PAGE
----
Finally, the iron overload syndrome hereditary hemochromatosis (HH) has been shown to be caused by a mutation in a novel HFE gene (HLA-H), a member of the major histocompatibility complex (MHC) class I family.76 This syndrome is characterized by a defect in regulation of iron absorption that, ultimately, leads to iron deposition in several organs.77 A similar phenotype has been observed in a mouse mutant bearing a null allele at the β2-microglobulin locus, and β2M−/− mice have been proposed as an animal model for the study of HH. Recent studies78 have suggested that the defect observed in β2M−/− mice (inability to downregulate intestinal iron absorption) could reflect a regulatory role of β2M/HFE on Nramp2 or on the sla gene product or alternatively on the activity or expressivity of ferrireductase.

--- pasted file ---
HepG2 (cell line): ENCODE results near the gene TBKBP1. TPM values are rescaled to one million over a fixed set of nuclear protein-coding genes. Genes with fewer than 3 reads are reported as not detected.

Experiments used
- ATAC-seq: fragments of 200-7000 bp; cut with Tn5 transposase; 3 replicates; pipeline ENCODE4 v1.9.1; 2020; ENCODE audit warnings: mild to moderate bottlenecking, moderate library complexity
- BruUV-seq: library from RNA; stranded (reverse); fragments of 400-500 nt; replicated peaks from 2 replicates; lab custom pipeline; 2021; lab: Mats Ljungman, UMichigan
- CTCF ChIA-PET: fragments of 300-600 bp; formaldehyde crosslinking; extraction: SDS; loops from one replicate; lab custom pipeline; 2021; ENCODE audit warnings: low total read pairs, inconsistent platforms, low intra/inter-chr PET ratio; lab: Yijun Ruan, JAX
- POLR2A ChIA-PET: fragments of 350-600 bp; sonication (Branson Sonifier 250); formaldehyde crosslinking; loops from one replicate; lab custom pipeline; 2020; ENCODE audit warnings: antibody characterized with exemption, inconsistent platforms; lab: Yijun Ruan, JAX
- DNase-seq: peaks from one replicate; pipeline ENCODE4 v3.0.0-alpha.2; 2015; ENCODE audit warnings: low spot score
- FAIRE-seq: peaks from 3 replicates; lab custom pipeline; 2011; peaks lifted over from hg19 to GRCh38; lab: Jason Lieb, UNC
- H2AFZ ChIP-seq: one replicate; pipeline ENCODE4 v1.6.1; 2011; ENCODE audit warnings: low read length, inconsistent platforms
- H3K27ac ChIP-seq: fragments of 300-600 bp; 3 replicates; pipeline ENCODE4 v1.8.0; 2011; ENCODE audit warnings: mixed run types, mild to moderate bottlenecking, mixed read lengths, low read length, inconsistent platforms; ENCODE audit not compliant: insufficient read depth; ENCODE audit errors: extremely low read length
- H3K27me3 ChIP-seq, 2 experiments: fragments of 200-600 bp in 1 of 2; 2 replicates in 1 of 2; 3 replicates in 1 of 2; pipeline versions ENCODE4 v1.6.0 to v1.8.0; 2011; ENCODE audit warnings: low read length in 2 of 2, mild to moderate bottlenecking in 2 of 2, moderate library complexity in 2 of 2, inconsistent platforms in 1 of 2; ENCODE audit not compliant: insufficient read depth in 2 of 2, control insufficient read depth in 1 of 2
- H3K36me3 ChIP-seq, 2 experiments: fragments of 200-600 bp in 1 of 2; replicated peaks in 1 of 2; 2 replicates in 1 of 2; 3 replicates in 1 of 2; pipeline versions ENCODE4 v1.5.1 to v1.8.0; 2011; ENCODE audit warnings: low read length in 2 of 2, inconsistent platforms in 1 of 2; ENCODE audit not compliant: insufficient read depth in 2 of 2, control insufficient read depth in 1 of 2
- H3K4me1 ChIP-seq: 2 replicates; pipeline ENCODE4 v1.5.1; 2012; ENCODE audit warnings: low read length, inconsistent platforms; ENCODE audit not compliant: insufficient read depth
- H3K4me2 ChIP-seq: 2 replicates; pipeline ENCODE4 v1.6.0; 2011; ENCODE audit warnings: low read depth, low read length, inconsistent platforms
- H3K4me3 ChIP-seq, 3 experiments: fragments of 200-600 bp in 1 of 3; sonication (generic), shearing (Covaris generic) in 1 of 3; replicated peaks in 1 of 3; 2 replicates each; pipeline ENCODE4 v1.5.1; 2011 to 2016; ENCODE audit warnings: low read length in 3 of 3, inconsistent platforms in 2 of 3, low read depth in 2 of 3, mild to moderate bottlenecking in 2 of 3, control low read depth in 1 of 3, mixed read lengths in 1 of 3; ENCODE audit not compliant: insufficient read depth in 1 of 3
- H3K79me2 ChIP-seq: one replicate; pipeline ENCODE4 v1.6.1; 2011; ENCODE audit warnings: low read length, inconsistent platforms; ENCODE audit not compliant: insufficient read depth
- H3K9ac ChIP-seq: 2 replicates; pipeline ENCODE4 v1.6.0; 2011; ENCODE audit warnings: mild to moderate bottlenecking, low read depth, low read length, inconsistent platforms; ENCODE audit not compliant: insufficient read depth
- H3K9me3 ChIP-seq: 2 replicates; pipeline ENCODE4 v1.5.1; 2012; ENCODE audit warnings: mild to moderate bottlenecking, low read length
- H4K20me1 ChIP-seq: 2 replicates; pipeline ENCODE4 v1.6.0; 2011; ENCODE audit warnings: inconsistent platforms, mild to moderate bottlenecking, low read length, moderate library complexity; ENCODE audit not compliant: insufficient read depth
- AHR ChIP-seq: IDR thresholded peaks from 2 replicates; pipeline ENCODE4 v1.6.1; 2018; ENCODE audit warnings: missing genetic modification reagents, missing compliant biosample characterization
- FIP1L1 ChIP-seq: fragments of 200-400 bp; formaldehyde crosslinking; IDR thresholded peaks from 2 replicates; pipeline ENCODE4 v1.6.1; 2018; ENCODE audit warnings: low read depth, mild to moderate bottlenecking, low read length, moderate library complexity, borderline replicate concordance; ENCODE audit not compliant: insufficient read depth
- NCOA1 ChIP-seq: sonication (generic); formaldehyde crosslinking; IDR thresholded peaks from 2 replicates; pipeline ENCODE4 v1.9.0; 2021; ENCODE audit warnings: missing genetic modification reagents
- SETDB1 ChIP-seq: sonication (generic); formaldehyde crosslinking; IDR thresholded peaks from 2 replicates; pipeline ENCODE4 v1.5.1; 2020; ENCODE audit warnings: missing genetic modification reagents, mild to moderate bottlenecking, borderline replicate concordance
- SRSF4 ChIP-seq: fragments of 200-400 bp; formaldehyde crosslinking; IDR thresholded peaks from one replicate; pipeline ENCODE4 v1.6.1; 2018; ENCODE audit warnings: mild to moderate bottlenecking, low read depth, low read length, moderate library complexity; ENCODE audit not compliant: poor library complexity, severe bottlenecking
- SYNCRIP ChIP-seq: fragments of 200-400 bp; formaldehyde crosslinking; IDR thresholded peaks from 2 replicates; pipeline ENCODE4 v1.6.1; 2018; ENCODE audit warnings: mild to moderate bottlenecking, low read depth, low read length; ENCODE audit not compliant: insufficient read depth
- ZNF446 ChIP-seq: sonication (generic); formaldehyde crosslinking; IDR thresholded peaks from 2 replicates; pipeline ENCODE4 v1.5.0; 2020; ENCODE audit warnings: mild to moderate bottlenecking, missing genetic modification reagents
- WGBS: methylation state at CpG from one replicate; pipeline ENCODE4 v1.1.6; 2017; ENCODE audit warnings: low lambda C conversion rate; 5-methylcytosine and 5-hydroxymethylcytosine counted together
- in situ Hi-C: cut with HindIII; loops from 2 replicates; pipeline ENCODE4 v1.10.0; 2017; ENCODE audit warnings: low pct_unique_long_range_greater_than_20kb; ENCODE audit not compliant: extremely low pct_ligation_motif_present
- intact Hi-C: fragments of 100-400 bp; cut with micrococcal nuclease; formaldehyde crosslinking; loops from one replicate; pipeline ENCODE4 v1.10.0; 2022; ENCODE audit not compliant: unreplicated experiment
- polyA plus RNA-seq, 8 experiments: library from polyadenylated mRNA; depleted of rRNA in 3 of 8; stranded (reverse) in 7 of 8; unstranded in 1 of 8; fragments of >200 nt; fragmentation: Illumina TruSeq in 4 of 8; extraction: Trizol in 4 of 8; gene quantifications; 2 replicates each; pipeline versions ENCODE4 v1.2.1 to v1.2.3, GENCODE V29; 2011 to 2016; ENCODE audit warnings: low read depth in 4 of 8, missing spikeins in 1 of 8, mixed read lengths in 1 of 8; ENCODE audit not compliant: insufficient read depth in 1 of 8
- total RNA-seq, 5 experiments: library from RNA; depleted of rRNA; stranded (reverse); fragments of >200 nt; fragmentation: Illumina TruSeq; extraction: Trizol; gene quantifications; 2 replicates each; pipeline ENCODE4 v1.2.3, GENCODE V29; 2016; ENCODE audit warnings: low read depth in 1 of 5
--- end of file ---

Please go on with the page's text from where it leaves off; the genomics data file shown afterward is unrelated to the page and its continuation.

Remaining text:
We have noted dramatic upregulation of the Nramp2 protein expression in the duodenal mucosa by dietary iron. These findings are in agreement with the upregulation of Nramp2 RNA previously detected by Northern blotting in the same tissue.25 This dramatic upregulation of Nramp2 mRNA and protein may occur through the presence of the IRE element in the 3′ UTR of the Nramp2mRNA or alternatively may be caused by transcriptional activation of the gene. We do not have direct evidence to support either, and discussion of this regulation can only be speculative at this time. However, many mRNAs encoding proteins involved in metabolism of iron contain IREs in their UTRs that mediate changes in protein levels in response to iron availability through posttranscriptional mechanisms.43 Under conditions of low iron availability, IRE-binding proteins are available for binding to IREs. Binding of proteins to IREs in the 5′UTR of mRNAs such as that encoding ferritin causes a decreased translation of the message. Conversely, protein binding to IREs in the 3′UTR of mRNAs like the one encoding the transferrin receptor causes an increased half-life of the mRNA. This allows for the coordinate regulation of iron uptake (TfR) and storage (ferritin) in response to iron availability. Interestingly, we note that the iron depletion protocol used here had no effect on TfR expression in the intestine, whereas it caused upregulation only in liver. The lack of TfR regulation by dietary iron in the intestine is surprising but has been previously reported.79 Nevertheless, we must consider that the IRE present in Nramp2 mRNA may function to regulate expression of Nramp2 protein in response to iron. This is strongly suggested by the observation that it is the Nramp2 isoform I that is upregulated in the duodenal mucosa (Fig 3) and by the recent report that both IRP1 and IRP2 bind to the hairpin structure in the 3′end of the Nramp2 IRE mRNA.80 Gunshin et al25 have observed a gradient of Nramp2 mRNA expression in the intestinal mucosa, from high in the crypts and at the base of the villi, to progressive attenuation of expression towards the distal part of the villi, to complete absence of expression in the distal third of the villi. On the other hand, we have observed somewhat of an opposite pattern of Nramp2 protein expression, with no expression in the crypts and at the base of the villi, and increasing expression from the proximal half to the distal half of the villi (Fig 3). This suggests that Nramp2 mRNA expression may be turned on in precursor cells of the crypts in response to iron starvation. The mRNA continues to accumulate during maturation of the cells along the structure of the villus, at which point Nramp2 isoform I protein begins to accumulate to become maximum in the most mature cells of the villi. Interestingly, Oates et al81 reported a similar observation for ferritin gene expression in intestine of rats with varying iron stores. In iron-deficient and iron-loaded rats, ferritin mRNA was seen at highest levels in the epithelial cells of the crypt and at lower levels in villus epithelial cells. However, the ferritin protein was not seen in the crypt region but was seen with increasing staining in the apical two thirds of the villus cells of control and iron-loaded rats, but not in iron-deficient rats. Therefore, it is tempting to speculate that expression of ferritin and Nramp2 genes and proteins may be regulated in somewhat opposite manner in response to body iron level but through a common mechanism. In undifferentiated crypt cells, the Nramp2 and ferritin genes are transcribed, but the messages may not be translated. During and after differentiation of the enterocytes, Nramp2 and ferritin expression could then be regulated posttranslationally in response to the size of iron stores.